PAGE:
They say you stumble upon inspiration exactly when you’re not looking for it, and how right they are. Life has not been the same ever since my unexpected encounter of two hundred pages of absolute brilliance with Clarissa Dalloway and Peter Walsh and of course, the essential Richard Dalloway.
Until I read Mrs. Dalloway, I was capable of imparting only a very practical and literary opinion on most books. Books were either trash or not trash. They could either interest you in their well worded pages, or distress you with their poorly framed sentences. But a walk across London in the shoes of, and with Clarissa Dalloway completely blew me away. Sometimes you connect with a book to unimaginable extents. You are able to invest yourself in it, emotionally and mentally. You see yourself in its splendidly crafted characters, and not superficially, but intrinsically. The resemblance is so uncanny that you sometimes think you’ve changed, after having read the book, to fit into the identity of Clarissa Dalloway. That’s the kind of book that you call powerful and overwhelming. You cannot simply gather every strand of emotion it has managed to bring to the surface, and collectively stuff it inside the label of ‘not trash’. This book is not merely the complement of trash. It is a separate space altogether. This book defines you, or maybe, you have finally allowed a book to define you.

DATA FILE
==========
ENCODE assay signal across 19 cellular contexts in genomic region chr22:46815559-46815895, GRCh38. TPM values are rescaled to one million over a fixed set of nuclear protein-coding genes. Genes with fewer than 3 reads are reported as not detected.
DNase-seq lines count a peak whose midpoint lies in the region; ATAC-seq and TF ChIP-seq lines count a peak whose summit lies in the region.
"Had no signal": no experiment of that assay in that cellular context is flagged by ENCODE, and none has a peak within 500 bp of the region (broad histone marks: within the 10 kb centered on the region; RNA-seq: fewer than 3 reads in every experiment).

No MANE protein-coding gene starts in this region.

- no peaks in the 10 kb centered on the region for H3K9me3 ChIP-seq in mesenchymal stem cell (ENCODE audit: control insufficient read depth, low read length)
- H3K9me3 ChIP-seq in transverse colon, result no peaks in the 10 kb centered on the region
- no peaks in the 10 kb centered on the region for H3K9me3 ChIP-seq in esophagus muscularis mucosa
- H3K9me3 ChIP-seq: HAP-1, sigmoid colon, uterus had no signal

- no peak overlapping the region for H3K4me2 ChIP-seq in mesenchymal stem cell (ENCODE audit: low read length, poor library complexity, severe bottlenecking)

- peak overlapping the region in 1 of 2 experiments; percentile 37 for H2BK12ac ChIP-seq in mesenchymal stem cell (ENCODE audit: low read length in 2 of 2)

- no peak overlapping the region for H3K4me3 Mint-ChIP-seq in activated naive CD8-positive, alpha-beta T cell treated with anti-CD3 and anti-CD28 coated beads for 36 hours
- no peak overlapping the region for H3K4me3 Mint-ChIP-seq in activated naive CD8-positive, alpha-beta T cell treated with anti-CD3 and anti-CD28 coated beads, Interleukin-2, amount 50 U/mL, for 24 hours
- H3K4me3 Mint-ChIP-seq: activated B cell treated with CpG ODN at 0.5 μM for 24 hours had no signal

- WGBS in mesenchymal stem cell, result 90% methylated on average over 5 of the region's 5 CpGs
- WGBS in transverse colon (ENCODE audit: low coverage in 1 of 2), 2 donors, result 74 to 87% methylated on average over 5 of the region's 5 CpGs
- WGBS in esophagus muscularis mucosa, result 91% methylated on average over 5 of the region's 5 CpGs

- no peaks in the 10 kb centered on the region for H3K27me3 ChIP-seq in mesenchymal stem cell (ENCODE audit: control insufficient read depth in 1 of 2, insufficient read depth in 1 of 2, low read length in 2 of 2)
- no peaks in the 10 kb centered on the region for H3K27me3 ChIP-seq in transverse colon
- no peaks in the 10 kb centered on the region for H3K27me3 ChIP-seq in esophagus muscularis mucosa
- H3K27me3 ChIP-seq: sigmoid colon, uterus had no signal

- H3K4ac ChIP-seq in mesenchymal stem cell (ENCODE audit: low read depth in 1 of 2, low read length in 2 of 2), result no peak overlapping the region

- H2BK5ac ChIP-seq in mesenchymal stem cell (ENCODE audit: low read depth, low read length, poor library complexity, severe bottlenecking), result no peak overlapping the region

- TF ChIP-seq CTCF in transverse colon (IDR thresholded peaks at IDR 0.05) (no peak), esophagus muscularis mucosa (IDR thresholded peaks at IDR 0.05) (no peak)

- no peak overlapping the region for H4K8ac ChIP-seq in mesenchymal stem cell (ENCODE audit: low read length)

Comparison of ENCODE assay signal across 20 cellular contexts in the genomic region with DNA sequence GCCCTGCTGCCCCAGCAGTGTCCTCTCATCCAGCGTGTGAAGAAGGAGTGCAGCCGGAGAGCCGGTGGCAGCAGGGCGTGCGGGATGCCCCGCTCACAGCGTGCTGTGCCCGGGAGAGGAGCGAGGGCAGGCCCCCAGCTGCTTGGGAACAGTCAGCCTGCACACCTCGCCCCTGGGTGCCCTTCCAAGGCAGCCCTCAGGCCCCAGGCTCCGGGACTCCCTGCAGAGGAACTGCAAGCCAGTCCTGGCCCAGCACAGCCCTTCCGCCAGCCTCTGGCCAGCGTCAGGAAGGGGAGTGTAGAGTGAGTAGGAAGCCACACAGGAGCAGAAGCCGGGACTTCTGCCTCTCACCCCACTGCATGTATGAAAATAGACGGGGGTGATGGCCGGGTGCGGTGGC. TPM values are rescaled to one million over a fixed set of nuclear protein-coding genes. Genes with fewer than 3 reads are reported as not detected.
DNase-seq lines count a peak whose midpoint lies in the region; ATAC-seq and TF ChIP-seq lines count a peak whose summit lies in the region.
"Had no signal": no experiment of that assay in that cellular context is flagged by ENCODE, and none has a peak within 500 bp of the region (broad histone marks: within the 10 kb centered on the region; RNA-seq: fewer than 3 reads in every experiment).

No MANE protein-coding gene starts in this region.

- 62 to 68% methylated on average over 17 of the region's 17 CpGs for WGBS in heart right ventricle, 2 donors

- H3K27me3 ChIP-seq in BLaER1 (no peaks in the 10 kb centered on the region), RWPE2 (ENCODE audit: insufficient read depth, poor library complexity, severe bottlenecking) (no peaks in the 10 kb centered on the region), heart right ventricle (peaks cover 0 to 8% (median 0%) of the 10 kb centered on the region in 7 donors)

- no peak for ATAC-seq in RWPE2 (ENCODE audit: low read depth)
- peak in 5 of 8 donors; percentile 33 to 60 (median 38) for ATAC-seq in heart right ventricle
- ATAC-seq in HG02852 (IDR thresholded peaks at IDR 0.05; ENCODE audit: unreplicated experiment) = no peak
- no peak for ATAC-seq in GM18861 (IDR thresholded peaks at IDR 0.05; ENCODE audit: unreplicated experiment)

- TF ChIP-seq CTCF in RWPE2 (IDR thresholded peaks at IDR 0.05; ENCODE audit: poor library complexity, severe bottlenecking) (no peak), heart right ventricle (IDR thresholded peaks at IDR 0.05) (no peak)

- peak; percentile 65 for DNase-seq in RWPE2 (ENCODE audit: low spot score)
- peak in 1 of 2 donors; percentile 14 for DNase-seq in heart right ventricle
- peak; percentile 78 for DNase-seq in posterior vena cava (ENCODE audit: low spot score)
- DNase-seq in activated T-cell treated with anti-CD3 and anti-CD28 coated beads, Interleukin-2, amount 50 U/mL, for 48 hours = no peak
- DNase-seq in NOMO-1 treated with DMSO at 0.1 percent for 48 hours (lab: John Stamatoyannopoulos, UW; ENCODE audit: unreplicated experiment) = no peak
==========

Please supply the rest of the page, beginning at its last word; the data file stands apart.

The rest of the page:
Virginia Woolf starts with a sentence so simple and unassuming that you will make nothing of it the first, or even the second time you read it. But when you have obsessively pored over her sentences a number of times, you will see them in a new light. Perhaps in the light she wanted you to see them, perhaps not. Mrs. Dalloway said she would buy the flowers herself. Yes, she did, because this is exactly what Mrs. Dalloway would say. This is not Clarissa. Mrs. Dalloway is the person you are afraid you will become one day. You like her, because you can telepathically identify with her – you empathize with her reason and unreason. You can magically understand the significance of introducing Peter Walsh in the second paragraph of the book. You would have done the same, had you possessed the genius of Virginia Woolf. You smile with wisdom at the sheer beauty of the lines, ‘…and he could be intolerable; he could be impossible; but adorable to walk with on a morning like this.’ Because you know someone exactly like Peter Walsh; you know what it feels like to walk alongside someone like him, someone whose presence is comforting and suffocating, all at the same time. You know why Clarissa had to let go of Peter, ‘…she had to break with him, or they would have been destroyed, both of them ruined, she was convinced.’ You also know how she couldn’t, even after all these years.